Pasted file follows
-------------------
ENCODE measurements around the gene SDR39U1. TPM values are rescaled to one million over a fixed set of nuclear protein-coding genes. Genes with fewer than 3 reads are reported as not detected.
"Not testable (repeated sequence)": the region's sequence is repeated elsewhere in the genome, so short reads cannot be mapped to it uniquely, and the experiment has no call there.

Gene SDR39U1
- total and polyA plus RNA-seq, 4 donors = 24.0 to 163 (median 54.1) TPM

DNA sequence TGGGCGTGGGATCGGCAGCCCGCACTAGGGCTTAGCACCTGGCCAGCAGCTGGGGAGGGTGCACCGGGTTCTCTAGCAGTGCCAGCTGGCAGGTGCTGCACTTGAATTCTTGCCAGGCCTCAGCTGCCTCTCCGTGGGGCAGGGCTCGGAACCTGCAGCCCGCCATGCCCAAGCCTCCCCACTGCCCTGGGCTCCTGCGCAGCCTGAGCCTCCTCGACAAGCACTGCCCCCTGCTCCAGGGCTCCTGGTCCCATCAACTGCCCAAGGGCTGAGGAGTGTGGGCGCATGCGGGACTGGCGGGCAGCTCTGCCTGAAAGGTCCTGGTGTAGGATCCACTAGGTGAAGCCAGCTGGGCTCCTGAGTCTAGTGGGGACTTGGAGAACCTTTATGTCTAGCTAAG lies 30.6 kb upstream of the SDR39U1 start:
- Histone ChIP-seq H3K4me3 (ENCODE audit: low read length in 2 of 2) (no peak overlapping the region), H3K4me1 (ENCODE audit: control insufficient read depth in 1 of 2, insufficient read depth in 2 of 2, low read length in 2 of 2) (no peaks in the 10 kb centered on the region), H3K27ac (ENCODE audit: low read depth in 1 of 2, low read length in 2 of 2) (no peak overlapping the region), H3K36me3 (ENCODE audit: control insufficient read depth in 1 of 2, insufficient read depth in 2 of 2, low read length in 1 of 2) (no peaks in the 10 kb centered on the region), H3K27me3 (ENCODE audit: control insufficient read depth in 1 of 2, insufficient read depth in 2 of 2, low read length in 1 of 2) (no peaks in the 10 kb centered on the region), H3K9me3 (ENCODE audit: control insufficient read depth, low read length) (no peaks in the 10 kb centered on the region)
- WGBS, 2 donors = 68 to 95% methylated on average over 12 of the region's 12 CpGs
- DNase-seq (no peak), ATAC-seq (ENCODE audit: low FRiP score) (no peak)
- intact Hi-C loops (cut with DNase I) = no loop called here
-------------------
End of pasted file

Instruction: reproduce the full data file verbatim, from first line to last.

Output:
ENCODE measurements around the gene SDR39U1. TPM values are rescaled to one million over a fixed set of nuclear protein-coding genes. Genes with fewer than 3 reads are reported as not detected.
"Not testable (repeated sequence)": the region's sequence is repeated elsewhere in the genome, so short reads cannot be mapped to it uniquely, and the experiment has no call there.

Gene SDR39U1
- total and polyA plus RNA-seq, 4 donors = 24.0 to 163 (median 54.1) TPM

DNA sequence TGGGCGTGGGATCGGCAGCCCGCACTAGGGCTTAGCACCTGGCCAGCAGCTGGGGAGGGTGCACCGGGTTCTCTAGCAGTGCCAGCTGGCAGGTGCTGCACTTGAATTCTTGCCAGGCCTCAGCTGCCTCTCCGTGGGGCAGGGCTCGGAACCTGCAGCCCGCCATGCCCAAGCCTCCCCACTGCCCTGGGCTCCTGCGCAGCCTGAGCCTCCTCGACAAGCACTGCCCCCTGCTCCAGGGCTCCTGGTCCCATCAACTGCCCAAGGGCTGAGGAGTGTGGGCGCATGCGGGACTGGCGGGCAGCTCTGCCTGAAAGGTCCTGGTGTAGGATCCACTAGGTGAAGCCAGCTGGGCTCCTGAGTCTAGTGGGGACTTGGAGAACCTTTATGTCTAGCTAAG lies 30.6 kb upstream of the SDR39U1 start:
- Histone ChIP-seq H3K4me3 (ENCODE audit: low read length in 2 of 2) (no peak overlapping the region), H3K4me1 (ENCODE audit: control insufficient read depth in 1 of 2, insufficient read depth in 2 of 2, low read length in 2 of 2) (no peaks in the 10 kb centered on the region), H3K27ac (ENCODE audit: low read depth in 1 of 2, low read length in 2 of 2) (no peak overlapping the region), H3K36me3 (ENCODE audit: control insufficient read depth in 1 of 2, insufficient read depth in 2 of 2, low read length in 1 of 2) (no peaks in the 10 kb centered on the region), H3K27me3 (ENCODE audit: control insufficient read depth in 1 of 2, insufficient read depth in 2 of 2, low read length in 1 of 2) (no peaks in the 10 kb centered on the region), H3K9me3 (ENCODE audit: control insufficient read depth, low read length) (no peaks in the 10 kb centered on the region)
- WGBS, 2 donors = 68 to 95% methylated on average over 12 of the region's 12 CpGs
- DNase-seq (no peak), ATAC-seq (ENCODE audit: low FRiP score) (no peak)
- intact Hi-C loops (cut with DNase I) = no loop called here